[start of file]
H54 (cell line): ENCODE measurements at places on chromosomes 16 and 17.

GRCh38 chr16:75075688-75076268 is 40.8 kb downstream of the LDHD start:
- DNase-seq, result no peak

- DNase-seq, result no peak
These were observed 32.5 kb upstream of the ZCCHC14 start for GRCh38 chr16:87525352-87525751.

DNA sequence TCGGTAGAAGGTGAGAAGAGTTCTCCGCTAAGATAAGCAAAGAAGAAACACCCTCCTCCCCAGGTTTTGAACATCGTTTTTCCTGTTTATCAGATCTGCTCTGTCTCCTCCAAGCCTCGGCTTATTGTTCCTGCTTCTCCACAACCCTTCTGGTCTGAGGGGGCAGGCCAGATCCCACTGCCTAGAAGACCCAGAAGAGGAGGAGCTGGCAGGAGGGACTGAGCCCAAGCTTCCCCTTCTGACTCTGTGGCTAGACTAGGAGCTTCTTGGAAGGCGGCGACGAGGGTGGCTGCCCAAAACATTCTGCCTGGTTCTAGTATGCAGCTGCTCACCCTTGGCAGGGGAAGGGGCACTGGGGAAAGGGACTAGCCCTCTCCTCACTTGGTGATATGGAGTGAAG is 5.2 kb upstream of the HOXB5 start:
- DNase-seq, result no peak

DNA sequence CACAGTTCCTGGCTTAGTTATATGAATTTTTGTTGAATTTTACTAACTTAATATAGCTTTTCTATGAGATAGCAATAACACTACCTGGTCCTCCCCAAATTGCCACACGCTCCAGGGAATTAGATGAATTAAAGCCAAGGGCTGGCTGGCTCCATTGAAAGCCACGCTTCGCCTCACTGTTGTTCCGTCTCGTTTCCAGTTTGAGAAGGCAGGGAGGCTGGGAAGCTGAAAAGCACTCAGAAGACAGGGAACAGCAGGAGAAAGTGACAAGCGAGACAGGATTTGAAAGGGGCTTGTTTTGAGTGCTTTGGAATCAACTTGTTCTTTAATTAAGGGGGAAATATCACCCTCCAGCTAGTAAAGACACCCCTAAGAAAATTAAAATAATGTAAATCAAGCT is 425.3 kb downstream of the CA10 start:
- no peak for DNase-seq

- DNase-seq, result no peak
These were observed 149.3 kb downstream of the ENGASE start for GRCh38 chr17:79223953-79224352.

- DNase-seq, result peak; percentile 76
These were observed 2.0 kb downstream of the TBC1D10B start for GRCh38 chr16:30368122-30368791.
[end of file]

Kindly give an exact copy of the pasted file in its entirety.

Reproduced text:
H54 (cell line): ENCODE measurements at places on chromosomes 16 and 17.

GRCh38 chr16:75075688-75076268 is 40.8 kb downstream of the LDHD start:
- DNase-seq, result no peak

- DNase-seq, result no peak
These were observed 32.5 kb upstream of the ZCCHC14 start for GRCh38 chr16:87525352-87525751.

DNA sequence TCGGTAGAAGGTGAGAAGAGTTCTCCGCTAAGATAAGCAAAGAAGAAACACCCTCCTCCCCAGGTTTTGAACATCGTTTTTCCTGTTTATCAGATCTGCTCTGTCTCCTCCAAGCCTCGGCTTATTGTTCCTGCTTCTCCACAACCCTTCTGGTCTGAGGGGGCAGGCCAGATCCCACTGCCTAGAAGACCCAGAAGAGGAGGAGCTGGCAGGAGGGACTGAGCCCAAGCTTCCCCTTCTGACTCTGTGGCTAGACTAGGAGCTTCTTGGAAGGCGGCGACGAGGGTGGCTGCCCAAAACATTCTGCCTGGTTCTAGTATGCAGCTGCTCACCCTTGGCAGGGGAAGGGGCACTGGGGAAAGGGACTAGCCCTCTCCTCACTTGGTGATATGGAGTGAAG is 5.2 kb upstream of the HOXB5 start:
- DNase-seq, result no peak

DNA sequence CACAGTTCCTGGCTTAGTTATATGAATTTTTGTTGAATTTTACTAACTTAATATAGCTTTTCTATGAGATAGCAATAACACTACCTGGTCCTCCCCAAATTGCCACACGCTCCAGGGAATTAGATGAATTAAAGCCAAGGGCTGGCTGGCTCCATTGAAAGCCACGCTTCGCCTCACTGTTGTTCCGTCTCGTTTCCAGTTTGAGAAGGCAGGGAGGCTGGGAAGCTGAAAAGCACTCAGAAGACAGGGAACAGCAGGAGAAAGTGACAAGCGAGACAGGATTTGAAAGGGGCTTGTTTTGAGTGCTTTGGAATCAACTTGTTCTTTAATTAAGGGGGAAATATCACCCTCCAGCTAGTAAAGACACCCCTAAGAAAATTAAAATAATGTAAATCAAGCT is 425.3 kb downstream of the CA10 start:
- no peak for DNase-seq

- DNase-seq, result no peak
These were observed 149.3 kb downstream of the ENGASE start for GRCh38 chr17:79223953-79224352.

- DNase-seq, result peak; percentile 76
These were observed 2.0 kb downstream of the TBC1D10B start for GRCh38 chr16:30368122-30368791.